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01-28-2011, 11:37 PM   #1
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K-x under exposure

I have had my K-x for over a year now (can't believe its that long already) and since the day I purchased it I have not been happy with exposure. I know enough now to know that its not simply something I am doing wrong. It occurs mainly on outdoor shots and I understand all cameras sometimes have trouble exposing bright days. But to me it seems so often and at such a heavy underexposure that I find myself editing a lot of my pics before uploading them. Anyway this is a shot in Boston that was pretty dark (imo) and one that I touched up in photoshop.

I could upload more but this is what I feel a lot of pics look like. (Sometimes Im on manual, but mostly its under Program.) I rarely use Auto, but my old Canon point and shoot was miles better than this. I just want your thoughts.

And yes I see the dust, that all disappeared after cleaning it only to return a few weeks ago.

EDIT: And after posting this I checked the exif data and on the darker original I see its stopped UP 0.7 (something I find helps a tad.)

EDIT: Sorry guys I made it public. I am using the kit lens as thats my only zoom, I have a good quality prime. Ill try the too sometime together.

Last edited by Billium28; 01-29-2011 at 01:38 AM.
01-28-2011, 11:53 PM   #2

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"Flickr Private Page"

not terribly useful
01-29-2011, 12:43 AM   #3
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K-x question...

What lens are you using?
The kit lens changes exposure just by turning the zoom ring.
My 50-135 2.8 and 16-50 2.8 don't change exposure...
If you get a new position then press the "Green" button to get the right shutter speed.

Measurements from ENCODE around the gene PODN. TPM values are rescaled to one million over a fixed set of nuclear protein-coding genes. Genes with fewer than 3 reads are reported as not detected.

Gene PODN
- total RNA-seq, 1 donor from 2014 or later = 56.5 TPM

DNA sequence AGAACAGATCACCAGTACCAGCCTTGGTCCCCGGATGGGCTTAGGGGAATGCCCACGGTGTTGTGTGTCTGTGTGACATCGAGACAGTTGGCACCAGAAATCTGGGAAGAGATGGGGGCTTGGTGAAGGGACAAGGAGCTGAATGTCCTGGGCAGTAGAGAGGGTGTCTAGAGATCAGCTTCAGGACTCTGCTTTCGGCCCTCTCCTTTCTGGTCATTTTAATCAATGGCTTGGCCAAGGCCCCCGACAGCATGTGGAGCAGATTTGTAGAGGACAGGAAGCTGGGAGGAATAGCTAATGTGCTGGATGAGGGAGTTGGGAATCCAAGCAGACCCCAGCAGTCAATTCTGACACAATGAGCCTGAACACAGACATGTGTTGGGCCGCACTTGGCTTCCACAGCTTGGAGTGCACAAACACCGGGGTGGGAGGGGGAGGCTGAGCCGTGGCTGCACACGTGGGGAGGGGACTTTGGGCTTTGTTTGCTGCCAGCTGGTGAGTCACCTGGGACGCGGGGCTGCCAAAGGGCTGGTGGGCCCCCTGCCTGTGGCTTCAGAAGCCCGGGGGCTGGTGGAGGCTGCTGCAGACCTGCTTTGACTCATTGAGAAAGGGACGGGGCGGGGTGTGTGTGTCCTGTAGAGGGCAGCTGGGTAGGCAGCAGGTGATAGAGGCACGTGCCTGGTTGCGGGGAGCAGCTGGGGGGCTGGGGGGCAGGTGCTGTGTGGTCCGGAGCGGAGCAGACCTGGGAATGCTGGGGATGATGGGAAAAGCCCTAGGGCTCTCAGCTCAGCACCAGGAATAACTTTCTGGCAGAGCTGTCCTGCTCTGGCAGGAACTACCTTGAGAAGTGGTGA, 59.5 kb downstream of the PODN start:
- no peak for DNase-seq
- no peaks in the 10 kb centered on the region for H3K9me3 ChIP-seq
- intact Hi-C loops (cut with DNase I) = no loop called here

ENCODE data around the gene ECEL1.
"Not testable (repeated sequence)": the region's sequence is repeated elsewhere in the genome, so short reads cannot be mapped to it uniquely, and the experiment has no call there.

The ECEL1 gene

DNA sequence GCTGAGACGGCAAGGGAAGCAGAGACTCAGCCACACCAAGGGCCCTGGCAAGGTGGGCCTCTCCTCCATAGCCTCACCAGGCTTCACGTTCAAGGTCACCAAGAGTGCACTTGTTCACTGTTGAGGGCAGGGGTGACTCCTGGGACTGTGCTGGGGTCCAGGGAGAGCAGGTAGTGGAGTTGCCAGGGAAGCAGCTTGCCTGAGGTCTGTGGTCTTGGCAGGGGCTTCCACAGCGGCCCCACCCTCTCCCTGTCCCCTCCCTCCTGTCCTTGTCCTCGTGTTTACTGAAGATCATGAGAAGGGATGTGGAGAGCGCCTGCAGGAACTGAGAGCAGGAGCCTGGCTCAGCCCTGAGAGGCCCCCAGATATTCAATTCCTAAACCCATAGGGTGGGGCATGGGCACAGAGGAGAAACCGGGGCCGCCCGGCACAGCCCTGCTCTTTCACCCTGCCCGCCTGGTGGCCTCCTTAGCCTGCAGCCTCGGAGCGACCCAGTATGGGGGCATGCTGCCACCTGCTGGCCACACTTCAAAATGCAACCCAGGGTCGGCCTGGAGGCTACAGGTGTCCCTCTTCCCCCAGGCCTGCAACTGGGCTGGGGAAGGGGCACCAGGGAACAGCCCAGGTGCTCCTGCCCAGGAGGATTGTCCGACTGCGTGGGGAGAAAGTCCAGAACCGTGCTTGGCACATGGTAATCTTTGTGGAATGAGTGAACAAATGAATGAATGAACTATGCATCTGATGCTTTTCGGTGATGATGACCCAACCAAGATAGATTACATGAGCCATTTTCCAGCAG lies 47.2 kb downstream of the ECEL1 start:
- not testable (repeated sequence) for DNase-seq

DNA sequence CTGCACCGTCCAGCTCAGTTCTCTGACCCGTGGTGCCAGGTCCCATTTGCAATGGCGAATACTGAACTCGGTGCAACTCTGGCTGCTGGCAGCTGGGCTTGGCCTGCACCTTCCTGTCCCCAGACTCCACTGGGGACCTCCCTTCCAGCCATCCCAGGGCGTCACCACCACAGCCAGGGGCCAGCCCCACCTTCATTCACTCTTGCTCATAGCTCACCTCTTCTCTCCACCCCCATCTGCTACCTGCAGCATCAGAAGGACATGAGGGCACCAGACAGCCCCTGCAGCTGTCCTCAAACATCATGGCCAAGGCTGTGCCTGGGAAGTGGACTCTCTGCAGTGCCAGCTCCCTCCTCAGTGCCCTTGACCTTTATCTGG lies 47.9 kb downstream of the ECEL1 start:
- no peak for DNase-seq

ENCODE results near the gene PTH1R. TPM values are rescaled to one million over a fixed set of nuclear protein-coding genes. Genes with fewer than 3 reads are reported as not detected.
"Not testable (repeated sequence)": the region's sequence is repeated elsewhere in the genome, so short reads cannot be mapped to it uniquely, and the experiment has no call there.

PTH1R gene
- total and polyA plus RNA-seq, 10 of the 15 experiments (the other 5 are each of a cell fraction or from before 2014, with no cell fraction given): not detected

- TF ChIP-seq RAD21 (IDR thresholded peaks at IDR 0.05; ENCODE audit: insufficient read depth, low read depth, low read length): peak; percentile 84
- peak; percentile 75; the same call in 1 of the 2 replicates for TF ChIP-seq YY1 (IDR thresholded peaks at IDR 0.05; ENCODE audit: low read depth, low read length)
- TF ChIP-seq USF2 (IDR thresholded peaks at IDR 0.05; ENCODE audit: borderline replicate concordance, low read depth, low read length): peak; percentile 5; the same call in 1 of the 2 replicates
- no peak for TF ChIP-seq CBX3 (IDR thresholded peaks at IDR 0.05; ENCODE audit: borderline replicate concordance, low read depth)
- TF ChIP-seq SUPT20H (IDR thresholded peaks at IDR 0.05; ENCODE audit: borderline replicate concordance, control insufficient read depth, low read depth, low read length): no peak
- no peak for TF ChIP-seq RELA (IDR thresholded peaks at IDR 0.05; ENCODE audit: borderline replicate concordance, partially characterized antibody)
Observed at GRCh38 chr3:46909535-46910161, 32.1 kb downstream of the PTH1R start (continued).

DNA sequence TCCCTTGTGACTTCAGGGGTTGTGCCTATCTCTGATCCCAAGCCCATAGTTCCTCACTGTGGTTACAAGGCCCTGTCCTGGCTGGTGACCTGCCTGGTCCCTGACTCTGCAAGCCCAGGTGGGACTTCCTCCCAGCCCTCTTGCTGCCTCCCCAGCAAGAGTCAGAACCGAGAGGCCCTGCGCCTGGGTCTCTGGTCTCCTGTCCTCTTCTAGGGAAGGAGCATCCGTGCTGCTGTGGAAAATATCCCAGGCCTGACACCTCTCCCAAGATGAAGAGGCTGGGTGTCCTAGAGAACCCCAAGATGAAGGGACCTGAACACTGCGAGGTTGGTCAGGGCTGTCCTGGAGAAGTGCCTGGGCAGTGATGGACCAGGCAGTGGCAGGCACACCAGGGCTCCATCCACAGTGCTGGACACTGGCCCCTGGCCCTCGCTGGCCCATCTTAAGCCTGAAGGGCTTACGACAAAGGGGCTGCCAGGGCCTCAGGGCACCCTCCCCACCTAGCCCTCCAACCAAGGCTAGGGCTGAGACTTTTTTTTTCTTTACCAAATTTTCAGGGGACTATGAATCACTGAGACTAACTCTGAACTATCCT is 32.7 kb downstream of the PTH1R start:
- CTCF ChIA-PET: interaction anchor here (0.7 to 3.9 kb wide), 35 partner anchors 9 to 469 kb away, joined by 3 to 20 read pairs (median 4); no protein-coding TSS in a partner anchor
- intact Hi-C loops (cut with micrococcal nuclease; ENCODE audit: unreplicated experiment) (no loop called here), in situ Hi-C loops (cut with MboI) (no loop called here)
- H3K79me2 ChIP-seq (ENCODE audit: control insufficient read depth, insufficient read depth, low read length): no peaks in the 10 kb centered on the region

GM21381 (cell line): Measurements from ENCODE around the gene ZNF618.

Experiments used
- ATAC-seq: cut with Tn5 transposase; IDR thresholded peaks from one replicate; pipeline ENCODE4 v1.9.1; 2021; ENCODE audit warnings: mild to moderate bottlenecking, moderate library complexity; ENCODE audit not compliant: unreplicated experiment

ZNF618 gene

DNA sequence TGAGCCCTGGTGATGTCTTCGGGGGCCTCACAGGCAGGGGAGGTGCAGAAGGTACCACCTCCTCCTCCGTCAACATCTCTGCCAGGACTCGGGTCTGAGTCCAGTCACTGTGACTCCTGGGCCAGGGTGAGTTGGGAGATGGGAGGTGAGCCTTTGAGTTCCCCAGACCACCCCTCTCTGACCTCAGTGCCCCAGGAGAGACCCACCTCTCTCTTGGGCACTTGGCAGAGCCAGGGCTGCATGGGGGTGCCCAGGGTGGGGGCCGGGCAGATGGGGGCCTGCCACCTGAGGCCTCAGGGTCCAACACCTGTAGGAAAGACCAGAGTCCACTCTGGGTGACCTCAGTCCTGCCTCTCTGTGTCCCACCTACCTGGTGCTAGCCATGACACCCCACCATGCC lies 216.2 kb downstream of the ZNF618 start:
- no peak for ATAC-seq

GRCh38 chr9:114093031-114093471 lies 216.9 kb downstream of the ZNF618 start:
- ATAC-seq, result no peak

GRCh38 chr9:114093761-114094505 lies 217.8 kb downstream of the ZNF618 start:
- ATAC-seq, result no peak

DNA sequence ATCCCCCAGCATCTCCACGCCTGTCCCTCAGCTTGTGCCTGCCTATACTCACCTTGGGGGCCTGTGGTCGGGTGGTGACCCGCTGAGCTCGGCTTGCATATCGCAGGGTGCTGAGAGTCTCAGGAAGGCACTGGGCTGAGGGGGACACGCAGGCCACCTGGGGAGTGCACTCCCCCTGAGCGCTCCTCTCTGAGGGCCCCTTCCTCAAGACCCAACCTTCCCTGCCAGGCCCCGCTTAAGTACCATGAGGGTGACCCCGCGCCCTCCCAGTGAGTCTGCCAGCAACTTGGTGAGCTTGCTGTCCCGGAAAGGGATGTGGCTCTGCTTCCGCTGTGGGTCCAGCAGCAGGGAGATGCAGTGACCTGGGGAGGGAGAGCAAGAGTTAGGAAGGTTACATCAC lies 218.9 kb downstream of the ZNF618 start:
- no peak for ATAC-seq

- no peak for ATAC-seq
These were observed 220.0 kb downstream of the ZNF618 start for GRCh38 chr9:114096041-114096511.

01-29-2011, 02:33 AM   #4
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I used to have the same issues. You are using mult segment metering mode and the cameras metering is influenced quite a lot by the segments on the sky. So it is trying to expose the sky correctly which is not what you want.

For these sort of scenes, try using center weighted or even spot metering (lock exposure with subject in center of the frame and recompose).
I tend to leave my camera on center weighted but sometimes switch to spot metering too.

01-29-2011, 04:34 AM   #5
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Bilium, I'm actually surprised with the K-x's metering - it's a considerable amount skewed towards the right of the histogram compared with that of the K10D and K20D. Each lens I've used on the K-x has rarely needed a shift from EV0 in matrix metering, however with the K10D/K20D, lenses like the 18-55, 55-300 and 16-45 needed a boost of EV +0.7 for most situations in the same matrix metering mode.

Indeed, exposure is greatly dependent on the scene's light intensity and distribution, so be weary of this when looking at apparent underexposure.
01-29-2011, 09:09 PM   #6
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Most of the time I use spot metering and am happy with my results at 0 or +0.3. If you use matrix metering outdoors you will probably get correct metering for the bright sky then for the subject, hence the dark subject and correctly exposed sky. Try spot metering.
01-29-2011, 09:38 PM   #7

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It's all really a moot point, since we can't see the pictures he's referring to. For all we know, there could be snow in 3/4 of the scene messing with the meter.